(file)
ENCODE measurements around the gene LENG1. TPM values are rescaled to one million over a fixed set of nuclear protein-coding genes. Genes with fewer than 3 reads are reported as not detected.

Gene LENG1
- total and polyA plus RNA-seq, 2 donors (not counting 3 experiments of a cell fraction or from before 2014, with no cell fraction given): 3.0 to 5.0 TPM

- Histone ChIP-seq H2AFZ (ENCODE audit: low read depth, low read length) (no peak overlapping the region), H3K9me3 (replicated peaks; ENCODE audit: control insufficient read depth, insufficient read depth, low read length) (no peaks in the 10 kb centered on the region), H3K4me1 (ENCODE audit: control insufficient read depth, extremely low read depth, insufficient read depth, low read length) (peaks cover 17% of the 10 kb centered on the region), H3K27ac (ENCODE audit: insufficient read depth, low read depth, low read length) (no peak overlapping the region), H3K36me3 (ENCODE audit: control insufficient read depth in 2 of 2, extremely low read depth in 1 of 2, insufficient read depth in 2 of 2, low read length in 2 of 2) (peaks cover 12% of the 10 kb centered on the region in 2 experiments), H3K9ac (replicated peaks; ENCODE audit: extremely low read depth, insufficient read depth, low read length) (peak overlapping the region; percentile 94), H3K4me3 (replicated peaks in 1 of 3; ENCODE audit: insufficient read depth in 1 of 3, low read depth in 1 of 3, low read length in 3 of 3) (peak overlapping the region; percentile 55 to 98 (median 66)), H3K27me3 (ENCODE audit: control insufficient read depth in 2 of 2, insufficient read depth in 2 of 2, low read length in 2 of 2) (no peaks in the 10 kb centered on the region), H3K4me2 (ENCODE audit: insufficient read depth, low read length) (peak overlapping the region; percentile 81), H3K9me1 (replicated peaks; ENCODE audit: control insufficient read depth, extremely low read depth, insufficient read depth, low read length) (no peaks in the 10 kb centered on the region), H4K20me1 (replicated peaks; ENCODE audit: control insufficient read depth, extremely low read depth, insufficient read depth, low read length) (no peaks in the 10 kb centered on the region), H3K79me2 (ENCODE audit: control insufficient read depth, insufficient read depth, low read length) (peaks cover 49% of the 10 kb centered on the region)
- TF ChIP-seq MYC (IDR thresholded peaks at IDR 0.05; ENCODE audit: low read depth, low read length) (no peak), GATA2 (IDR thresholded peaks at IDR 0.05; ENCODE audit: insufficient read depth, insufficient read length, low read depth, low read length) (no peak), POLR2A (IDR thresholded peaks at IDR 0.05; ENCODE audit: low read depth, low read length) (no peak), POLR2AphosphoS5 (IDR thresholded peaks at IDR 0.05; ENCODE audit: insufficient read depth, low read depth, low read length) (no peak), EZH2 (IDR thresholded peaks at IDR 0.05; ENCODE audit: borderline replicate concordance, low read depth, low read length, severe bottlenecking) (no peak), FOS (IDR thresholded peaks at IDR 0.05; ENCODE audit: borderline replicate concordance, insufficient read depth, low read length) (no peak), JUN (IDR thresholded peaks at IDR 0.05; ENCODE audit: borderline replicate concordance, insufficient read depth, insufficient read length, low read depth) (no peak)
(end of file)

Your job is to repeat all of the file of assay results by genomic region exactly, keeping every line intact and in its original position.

ENCODE measurements around the gene LENG1. TPM values are rescaled to one million over a fixed set of nuclear protein-coding genes. Genes with fewer than 3 reads are reported as not detected.

Gene LENG1
- total and polyA plus RNA-seq, 2 donors (not counting 3 experiments of a cell fraction or from before 2014, with no cell fraction given): 3.0 to 5.0 TPM

- Histone ChIP-seq H2AFZ (ENCODE audit: low read depth, low read length) (no peak overlapping the region), H3K9me3 (replicated peaks; ENCODE audit: control insufficient read depth, insufficient read depth, low read length) (no peaks in the 10 kb centered on the region), H3K4me1 (ENCODE audit: control insufficient read depth, extremely low read depth, insufficient read depth, low read length) (peaks cover 17% of the 10 kb centered on the region), H3K27ac (ENCODE audit: insufficient read depth, low read depth, low read length) (no peak overlapping the region), H3K36me3 (ENCODE audit: control insufficient read depth in 2 of 2, extremely low read depth in 1 of 2, insufficient read depth in 2 of 2, low read length in 2 of 2) (peaks cover 12% of the 10 kb centered on the region in 2 experiments), H3K9ac (replicated peaks; ENCODE audit: extremely low read depth, insufficient read depth, low read length) (peak overlapping the region; percentile 94), H3K4me3 (replicated peaks in 1 of 3; ENCODE audit: insufficient read depth in 1 of 3, low read depth in 1 of 3, low read length in 3 of 3) (peak overlapping the region; percentile 55 to 98 (median 66)), H3K27me3 (ENCODE audit: control insufficient read depth in 2 of 2, insufficient read depth in 2 of 2, low read length in 2 of 2) (no peaks in the 10 kb centered on the region), H3K4me2 (ENCODE audit: insufficient read depth, low read length) (peak overlapping the region; percentile 81), H3K9me1 (replicated peaks; ENCODE audit: control insufficient read depth, extremely low read depth, insufficient read depth, low read length) (no peaks in the 10 kb centered on the region), H4K20me1 (replicated peaks; ENCODE audit: control insufficient read depth, extremely low read depth, insufficient read depth, low read length) (no peaks in the 10 kb centered on the region), H3K79me2 (ENCODE audit: control insufficient read depth, insufficient read depth, low read length) (peaks cover 49% of the 10 kb centered on the region)
- TF ChIP-seq MYC (IDR thresholded peaks at IDR 0.05; ENCODE audit: low read depth, low read length) (no peak), GATA2 (IDR thresholded peaks at IDR 0.05; ENCODE audit: insufficient read depth, insufficient read length, low read depth, low read length) (no peak), POLR2A (IDR thresholded peaks at IDR 0.05; ENCODE audit: low read depth, low read length) (no peak), POLR2AphosphoS5 (IDR thresholded peaks at IDR 0.05; ENCODE audit: insufficient read depth, low read depth, low read length) (no peak), EZH2 (IDR thresholded peaks at IDR 0.05; ENCODE audit: borderline replicate concordance, low read depth, low read length, severe bottlenecking) (no peak), FOS (IDR thresholded peaks at IDR 0.05; ENCODE audit: borderline replicate concordance, insufficient read depth, low read length) (no peak), JUN (IDR thresholded peaks at IDR 0.05; ENCODE audit: borderline replicate concordance, insufficient read depth, insufficient read length, low read depth) (no peak)